In the pursuit of your dreams, you may find yourself locked in solitude; a world of your own that makes you look like a cipher to others. People just find it hard to understand your spirited optimism about the future. Often, it looks like a prison but this is to let you know that you won’t be behind the bars forever.

 

King was popularly known for his non-violence methods of resisting opposition. Alongside his wife, Coretta, he travelled on a pilgrimage to India for a month in February 1959 to learn from the works of Mahatma Gandhi. Beyond his inspiring speeches and words that moved mountains of black segregation, he was approachable and compassionate at heart. He was special because he had immense love for the people.
At some point, while learning to use the ropes, you will need people. You can’t do it alone. You may need to reach out to a friend. Ask for the help of a mentor. Seek the counsel of others. If all you need to achieve your dream is you, then your dream is not big enough to influence the world.

 

My friend, your dreams are still valid. You can still push through the blankets of obscurity and reach out to the world with your message of hope. Your prison today maybe the discomfort you go through because of some personal sacrifices but you never can tell who your dream will inspire tomorrow.
Everyone that met King before the 1963 historic speech “I Have a Dream” knew what he stood for. He kept talking about it to everyone.

 

“If any of you are around when I have to meet my day, I don’t want a long funeral – and if you get somebody to deliver the eulogy tell him not to talk too long. Tell him not to mention that I have a Nobel Peace Prize, that’s not important. I want you to be able to say that day that I did try to feed the hungry. I want you to be able to say that day that I did try in my life to clothe those who were naked. And I want you to say that I tried to love and serve humanity” – Martin Luther King Jr.

 

Today is the best day to start writing that book and tell your friends about the song you have always wanted to write.
Many men and women have died but the best of them offered the world a gift before their last breath – a dream that outlives them.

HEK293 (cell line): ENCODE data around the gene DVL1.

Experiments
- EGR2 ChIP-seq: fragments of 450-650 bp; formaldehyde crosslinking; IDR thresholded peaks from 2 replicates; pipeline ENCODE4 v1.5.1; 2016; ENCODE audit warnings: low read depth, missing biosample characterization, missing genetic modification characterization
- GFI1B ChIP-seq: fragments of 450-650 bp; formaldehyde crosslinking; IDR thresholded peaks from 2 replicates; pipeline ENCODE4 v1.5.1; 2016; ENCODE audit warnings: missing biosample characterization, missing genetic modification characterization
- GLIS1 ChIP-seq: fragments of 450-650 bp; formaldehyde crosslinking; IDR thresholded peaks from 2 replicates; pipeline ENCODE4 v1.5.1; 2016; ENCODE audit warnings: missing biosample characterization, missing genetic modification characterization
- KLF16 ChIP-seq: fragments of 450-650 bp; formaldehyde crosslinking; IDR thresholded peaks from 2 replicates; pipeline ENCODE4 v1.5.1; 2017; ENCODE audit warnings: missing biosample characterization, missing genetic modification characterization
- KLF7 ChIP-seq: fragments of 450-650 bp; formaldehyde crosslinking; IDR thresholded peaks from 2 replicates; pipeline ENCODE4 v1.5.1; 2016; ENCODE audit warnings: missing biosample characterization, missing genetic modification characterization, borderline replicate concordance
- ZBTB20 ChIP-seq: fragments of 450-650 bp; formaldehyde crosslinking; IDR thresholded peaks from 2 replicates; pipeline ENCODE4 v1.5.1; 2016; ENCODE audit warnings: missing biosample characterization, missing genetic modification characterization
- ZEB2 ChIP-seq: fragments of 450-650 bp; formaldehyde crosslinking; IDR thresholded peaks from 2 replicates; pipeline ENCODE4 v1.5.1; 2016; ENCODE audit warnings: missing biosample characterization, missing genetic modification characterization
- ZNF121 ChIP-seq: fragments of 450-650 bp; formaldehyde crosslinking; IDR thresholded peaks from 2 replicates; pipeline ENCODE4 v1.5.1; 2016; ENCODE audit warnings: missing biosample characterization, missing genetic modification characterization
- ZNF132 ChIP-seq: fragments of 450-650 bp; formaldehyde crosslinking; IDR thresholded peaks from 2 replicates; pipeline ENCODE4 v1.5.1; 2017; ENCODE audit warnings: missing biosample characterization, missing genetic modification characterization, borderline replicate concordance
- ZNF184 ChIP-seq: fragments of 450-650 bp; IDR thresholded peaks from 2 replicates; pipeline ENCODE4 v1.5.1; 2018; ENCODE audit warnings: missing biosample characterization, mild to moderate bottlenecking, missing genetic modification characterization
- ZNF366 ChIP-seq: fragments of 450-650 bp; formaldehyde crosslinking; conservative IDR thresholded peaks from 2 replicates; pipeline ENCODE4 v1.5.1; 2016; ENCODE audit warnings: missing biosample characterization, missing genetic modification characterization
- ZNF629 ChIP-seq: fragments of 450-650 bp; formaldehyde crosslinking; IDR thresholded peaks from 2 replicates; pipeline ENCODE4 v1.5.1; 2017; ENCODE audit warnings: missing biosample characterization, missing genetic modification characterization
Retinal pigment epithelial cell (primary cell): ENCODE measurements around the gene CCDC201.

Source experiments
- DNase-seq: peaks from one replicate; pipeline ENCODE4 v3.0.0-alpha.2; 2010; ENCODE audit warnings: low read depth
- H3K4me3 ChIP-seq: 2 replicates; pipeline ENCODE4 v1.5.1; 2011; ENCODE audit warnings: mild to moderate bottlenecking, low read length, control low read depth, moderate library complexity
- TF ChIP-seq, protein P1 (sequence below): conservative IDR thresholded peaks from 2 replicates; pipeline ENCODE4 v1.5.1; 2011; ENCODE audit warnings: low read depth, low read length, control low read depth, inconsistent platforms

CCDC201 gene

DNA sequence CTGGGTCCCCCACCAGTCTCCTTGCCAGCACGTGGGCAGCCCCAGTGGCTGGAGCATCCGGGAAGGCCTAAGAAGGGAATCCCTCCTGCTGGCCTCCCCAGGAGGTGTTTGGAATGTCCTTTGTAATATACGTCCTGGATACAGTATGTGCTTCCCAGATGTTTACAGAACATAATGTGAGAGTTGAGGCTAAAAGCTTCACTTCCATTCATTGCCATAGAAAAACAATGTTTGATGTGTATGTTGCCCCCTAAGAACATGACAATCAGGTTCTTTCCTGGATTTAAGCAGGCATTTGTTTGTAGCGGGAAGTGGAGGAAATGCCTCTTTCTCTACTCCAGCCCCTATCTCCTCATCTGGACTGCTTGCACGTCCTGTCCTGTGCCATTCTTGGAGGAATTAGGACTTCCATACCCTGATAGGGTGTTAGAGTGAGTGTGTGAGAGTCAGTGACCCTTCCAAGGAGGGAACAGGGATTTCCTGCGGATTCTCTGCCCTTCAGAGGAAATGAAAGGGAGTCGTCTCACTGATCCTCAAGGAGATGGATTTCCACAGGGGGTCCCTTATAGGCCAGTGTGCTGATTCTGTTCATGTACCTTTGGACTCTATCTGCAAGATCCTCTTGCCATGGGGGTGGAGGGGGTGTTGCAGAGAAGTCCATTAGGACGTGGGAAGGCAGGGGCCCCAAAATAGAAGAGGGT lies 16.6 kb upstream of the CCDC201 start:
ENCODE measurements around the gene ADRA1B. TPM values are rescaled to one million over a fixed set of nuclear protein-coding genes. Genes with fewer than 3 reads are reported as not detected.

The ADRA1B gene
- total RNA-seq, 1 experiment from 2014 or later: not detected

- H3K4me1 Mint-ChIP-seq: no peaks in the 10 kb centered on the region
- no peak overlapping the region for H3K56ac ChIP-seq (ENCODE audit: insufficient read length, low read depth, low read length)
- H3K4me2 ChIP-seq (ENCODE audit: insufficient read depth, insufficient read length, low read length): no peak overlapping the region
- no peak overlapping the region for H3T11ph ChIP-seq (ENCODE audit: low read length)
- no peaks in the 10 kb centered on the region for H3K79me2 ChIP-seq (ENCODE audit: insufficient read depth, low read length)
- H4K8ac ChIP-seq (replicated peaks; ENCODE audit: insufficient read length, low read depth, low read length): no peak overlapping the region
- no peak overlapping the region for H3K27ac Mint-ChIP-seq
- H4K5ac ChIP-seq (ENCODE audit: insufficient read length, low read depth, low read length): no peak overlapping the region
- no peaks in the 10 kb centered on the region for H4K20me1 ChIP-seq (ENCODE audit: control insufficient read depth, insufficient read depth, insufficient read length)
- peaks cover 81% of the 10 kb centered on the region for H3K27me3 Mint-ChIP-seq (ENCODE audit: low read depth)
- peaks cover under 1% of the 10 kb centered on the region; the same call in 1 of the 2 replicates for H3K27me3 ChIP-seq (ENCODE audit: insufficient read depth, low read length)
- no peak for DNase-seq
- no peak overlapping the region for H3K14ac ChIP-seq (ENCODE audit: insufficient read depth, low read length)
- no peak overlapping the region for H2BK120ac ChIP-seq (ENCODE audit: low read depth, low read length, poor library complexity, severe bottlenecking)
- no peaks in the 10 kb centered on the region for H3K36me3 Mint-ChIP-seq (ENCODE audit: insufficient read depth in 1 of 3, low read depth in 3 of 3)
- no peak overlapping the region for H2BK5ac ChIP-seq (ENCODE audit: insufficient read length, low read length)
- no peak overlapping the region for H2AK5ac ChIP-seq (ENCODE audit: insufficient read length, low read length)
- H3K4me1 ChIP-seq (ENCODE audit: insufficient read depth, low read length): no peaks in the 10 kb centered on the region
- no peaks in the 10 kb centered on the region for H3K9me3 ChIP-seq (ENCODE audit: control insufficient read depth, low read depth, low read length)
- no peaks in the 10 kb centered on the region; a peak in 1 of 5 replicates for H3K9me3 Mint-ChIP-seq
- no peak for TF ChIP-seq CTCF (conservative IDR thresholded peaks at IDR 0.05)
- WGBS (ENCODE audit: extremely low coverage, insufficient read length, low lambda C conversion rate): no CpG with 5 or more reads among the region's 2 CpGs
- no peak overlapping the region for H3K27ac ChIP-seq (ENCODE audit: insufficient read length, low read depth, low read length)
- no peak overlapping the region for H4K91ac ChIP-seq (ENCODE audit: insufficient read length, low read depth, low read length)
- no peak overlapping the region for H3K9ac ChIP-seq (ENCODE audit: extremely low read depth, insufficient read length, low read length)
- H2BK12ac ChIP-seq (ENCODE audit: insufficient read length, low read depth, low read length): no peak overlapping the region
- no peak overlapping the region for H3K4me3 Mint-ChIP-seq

Your dreams are still valid. Let them breathe and let them blossom like the lilies by the riverside.

On Stephen Hawking: Tough Times Never Last But Tough People Do

On Stephen Hawking: Tough Times Never Last But Tough People Do

On Stephen Hawking: Tough Times Never Last But Tough People Do
20
MARCH, 2018
Samuel Osho
In 2012, I got a weird look from one of my mentors when he realized that I knew next to nothing about Stephen Hawking. It is in semblance with the shock that greets you when “a passionate Nigerian writer” tells you that he has read many books except for Chinua Achebe’s classic, Things Fall Apart.
My mentor instructed me to read “A Brief History of Time,” and watch the movie. This was how I fell in love with the British physicist Stephen Hawking. I pounced on the Internet and read almost anything I could find about Hawking. I was inspired by his story of resilience and dedication to greatness. His life chronicled the journey of a tenacious scholar that was in love with the laws behind the wonders of nature. His struggles were obvious but his doggedness placed his name amidst the stars.
Hawking, a genius who devised a plethora of laws in theoretical physics except for the theory of immortality has died at 76. As tributes pour in ahead of his burial at Westminster Abbey, I would like us to draw strong reflections from a life with a fleet of remarkable feats.
I am not going to bore you with black hole theories and his thought-provoking discoveries in cosmology, I will only show you the trying moments of his life.
His Tough Moments

1. The Awakening of the Genius Gene

At the age of 17 in 1959, Hawking was admitted into the prestigious University College, Oxford to study Physics and Chemistry after he aced his scholarship exams. Winning a scholarship to study at Oxford was a turning point in Hawking’s life as he was nicknamed “Einstein” during his college days because of his academic struggles. He never started out as the genius we all read about today. He graduated with a first class and proceeded to the iconic University of Cambridge for his Masters and Ph.D. degrees.

2. The Diagnosis